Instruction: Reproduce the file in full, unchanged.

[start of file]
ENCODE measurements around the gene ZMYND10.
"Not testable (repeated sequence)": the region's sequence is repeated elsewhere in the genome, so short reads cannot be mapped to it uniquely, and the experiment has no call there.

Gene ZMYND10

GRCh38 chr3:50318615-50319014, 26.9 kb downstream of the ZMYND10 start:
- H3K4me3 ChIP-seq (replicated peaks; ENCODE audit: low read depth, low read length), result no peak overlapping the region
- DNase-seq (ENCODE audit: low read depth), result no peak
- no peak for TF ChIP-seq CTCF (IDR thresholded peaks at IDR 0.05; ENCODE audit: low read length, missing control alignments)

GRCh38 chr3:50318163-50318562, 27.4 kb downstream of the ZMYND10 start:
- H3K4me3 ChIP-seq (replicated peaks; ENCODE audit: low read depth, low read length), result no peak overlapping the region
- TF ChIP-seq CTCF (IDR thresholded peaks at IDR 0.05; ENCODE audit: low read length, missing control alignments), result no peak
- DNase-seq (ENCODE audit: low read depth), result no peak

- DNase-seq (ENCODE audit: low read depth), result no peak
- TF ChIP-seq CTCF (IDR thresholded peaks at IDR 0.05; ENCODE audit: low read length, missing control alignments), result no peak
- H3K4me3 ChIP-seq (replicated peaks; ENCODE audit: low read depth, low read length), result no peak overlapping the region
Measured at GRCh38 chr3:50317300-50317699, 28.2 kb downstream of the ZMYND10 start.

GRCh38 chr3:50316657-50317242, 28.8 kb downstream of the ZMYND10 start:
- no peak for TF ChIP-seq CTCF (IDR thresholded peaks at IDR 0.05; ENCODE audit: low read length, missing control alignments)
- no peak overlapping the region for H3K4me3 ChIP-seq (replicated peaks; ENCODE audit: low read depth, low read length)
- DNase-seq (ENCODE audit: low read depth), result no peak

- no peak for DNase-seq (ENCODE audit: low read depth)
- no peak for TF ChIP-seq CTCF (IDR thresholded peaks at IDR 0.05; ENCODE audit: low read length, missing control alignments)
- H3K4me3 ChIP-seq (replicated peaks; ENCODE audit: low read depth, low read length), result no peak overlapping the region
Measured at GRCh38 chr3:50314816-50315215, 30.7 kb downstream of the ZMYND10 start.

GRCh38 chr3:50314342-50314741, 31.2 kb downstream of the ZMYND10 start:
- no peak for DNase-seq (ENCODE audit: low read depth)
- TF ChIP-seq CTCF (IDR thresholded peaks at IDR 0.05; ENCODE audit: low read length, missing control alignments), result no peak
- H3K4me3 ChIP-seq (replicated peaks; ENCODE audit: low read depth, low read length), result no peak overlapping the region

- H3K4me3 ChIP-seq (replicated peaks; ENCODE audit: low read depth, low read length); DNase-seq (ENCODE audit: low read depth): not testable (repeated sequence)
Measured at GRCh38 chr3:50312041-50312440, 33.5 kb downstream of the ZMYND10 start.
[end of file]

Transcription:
ENCODE measurements around the gene ZMYND10.
"Not testable (repeated sequence)": the region's sequence is repeated elsewhere in the genome, so short reads cannot be mapped to it uniquely, and the experiment has no call there.

Gene ZMYND10

GRCh38 chr3:50318615-50319014, 26.9 kb downstream of the ZMYND10 start:
- H3K4me3 ChIP-seq (replicated peaks; ENCODE audit: low read depth, low read length), result no peak overlapping the region
- DNase-seq (ENCODE audit: low read depth), result no peak
- no peak for TF ChIP-seq CTCF (IDR thresholded peaks at IDR 0.05; ENCODE audit: low read length, missing control alignments)

GRCh38 chr3:50318163-50318562, 27.4 kb downstream of the ZMYND10 start:
- H3K4me3 ChIP-seq (replicated peaks; ENCODE audit: low read depth, low read length), result no peak overlapping the region
- TF ChIP-seq CTCF (IDR thresholded peaks at IDR 0.05; ENCODE audit: low read length, missing control alignments), result no peak
- DNase-seq (ENCODE audit: low read depth), result no peak

- DNase-seq (ENCODE audit: low read depth), result no peak
- TF ChIP-seq CTCF (IDR thresholded peaks at IDR 0.05; ENCODE audit: low read length, missing control alignments), result no peak
- H3K4me3 ChIP-seq (replicated peaks; ENCODE audit: low read depth, low read length), result no peak overlapping the region
Measured at GRCh38 chr3:50317300-50317699, 28.2 kb downstream of the ZMYND10 start.

GRCh38 chr3:50316657-50317242, 28.8 kb downstream of the ZMYND10 start:
- no peak for TF ChIP-seq CTCF (IDR thresholded peaks at IDR 0.05; ENCODE audit: low read length, missing control alignments)
- no peak overlapping the region for H3K4me3 ChIP-seq (replicated peaks; ENCODE audit: low read depth, low read length)
- DNase-seq (ENCODE audit: low read depth), result no peak

- no peak for DNase-seq (ENCODE audit: low read depth)
- no peak for TF ChIP-seq CTCF (IDR thresholded peaks at IDR 0.05; ENCODE audit: low read length, missing control alignments)
- H3K4me3 ChIP-seq (replicated peaks; ENCODE audit: low read depth, low read length), result no peak overlapping the region
Measured at GRCh38 chr3:50314816-50315215, 30.7 kb downstream of the ZMYND10 start.

GRCh38 chr3:50314342-50314741, 31.2 kb downstream of the ZMYND10 start:
- no peak for DNase-seq (ENCODE audit: low read depth)
- TF ChIP-seq CTCF (IDR thresholded peaks at IDR 0.05; ENCODE audit: low read length, missing control alignments), result no peak
- H3K4me3 ChIP-seq (replicated peaks; ENCODE audit: low read depth, low read length), result no peak overlapping the region

- H3K4me3 ChIP-seq (replicated peaks; ENCODE audit: low read depth, low read length); DNase-seq (ENCODE audit: low read depth): not testable (repeated sequence)
Measured at GRCh38 chr3:50312041-50312440, 33.5 kb downstream of the ZMYND10 start.